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28 Para-occupational lead exposure in children of workers in factories using lead
  1. D J Jeannel1,
  2. Thos2,
  3. Titton3,
  4. Allain2,
  5. Yemadje2,
  6. Precausta4,
  7. Albouy5
  1. 1Orléans, France
  2. 2InVS regional office Cire Centre, Orléans, France
  3. 3Health agency of Centre region, Orléans, France
  4. 4Occupational medicine, Pithiviers, France
  5. 5Dirrecte, Orléans, France

Abstract

Objectives After reporting 2 children lead poisoning (>100 mg/L), environmental investigation identified parental occupational exposure as the most likely source. A cross-sectional survey was implemented in September 2010, its aim was to estimate and analyse the para-occupational exposure of employee’s children of two factories in the Centre Region (France) and their subcontractors.

Methods Children were screened for blood lead level on a voluntary basis. Individual and family data on potential lead exposure were collected using a questionnaire and analysed using SAS®9.1. Risk factors for lead contamination were identified using univariate logistic regression.

Results Overall, 87 children from 0 to 18 years (40 boys and 47 girls) with at least one parent occupationally exposed to lead, were screened (participation rate was 31.5%). Arithmetic and geographic means of blood lead levels were respectively 34.2 mg/L and 26.9 mg/L. The prevalence of contamination (between 50 and 99 µg/L) was 17.2% and that of intoxication (≥100 µg/L) is 1.15%. Risk factors for contamination were age under 6 (RR = 2.11 p = 0.09) and living in a home built before 1948 (RR = 3.96 p = 0.02). Children under 6 had a blood lead level average of 46.9 mg/L, significantly higher than that of children aged 6–12 and 12–18 (respectively 32.4 and 25.1 mg/L). A significant correlation was observed between blood lead level of children and that of their exposed parent (p < 0.001).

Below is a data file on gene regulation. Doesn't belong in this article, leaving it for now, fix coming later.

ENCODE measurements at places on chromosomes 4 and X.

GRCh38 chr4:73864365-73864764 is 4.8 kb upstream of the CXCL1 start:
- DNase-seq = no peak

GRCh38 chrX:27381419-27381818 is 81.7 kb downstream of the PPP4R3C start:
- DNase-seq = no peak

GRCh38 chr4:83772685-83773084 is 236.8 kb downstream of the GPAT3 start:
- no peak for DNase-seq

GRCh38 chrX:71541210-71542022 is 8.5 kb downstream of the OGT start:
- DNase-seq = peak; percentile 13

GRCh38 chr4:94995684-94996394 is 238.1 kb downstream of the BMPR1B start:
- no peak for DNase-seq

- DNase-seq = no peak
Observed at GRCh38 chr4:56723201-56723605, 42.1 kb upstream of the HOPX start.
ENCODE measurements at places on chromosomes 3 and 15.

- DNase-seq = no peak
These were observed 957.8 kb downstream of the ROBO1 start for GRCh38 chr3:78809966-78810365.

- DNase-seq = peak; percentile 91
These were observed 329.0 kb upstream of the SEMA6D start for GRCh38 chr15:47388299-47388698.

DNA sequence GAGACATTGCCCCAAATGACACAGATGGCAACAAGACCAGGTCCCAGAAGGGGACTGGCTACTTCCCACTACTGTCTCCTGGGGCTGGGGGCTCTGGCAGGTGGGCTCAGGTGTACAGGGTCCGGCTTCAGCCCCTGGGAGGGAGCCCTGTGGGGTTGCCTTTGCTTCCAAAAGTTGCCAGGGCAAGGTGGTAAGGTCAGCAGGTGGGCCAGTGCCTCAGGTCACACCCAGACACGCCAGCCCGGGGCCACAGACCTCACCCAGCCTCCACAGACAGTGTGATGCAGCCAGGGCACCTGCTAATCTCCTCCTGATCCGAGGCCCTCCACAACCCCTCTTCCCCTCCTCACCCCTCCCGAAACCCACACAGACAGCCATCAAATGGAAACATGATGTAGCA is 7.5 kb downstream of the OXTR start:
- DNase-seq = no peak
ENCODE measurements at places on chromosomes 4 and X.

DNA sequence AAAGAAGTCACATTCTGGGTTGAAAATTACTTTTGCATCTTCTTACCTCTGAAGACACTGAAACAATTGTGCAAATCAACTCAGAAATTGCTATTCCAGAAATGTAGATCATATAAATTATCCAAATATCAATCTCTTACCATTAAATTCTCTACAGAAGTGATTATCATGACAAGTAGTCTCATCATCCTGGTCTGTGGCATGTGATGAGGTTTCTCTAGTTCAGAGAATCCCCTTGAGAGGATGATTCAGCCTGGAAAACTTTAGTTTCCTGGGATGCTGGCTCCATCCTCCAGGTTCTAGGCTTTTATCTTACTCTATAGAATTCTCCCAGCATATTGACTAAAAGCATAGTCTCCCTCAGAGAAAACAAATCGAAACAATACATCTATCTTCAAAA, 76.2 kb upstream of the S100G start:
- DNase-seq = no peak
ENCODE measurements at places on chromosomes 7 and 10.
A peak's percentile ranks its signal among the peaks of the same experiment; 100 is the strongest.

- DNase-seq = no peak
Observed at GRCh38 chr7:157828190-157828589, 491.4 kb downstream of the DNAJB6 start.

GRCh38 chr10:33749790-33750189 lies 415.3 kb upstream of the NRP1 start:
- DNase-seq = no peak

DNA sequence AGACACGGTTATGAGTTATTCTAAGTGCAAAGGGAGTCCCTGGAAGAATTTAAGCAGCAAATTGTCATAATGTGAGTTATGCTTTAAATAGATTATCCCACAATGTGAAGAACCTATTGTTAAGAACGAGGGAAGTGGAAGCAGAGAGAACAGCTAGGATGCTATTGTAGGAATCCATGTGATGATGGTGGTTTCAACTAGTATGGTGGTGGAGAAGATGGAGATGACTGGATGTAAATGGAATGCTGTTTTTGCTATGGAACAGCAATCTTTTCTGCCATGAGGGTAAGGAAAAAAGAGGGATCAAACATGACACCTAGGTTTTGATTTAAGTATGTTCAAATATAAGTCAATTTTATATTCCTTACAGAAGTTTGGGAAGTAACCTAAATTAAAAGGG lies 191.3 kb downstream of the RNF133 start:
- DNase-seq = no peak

Conclusion The geometric mean of blood lead levels (26.9) in these children with occupationally exposed parents was nearly twice higher than that observed in the Centre region (14.7 mg/L) and similar to those obtained in the framework of the national monitoring blood lead levels in children in 2005–2007 (33.6 mg/L), which targets at-risk children. This confirms existence of exposure to lead in these children of workers in factories using lead.

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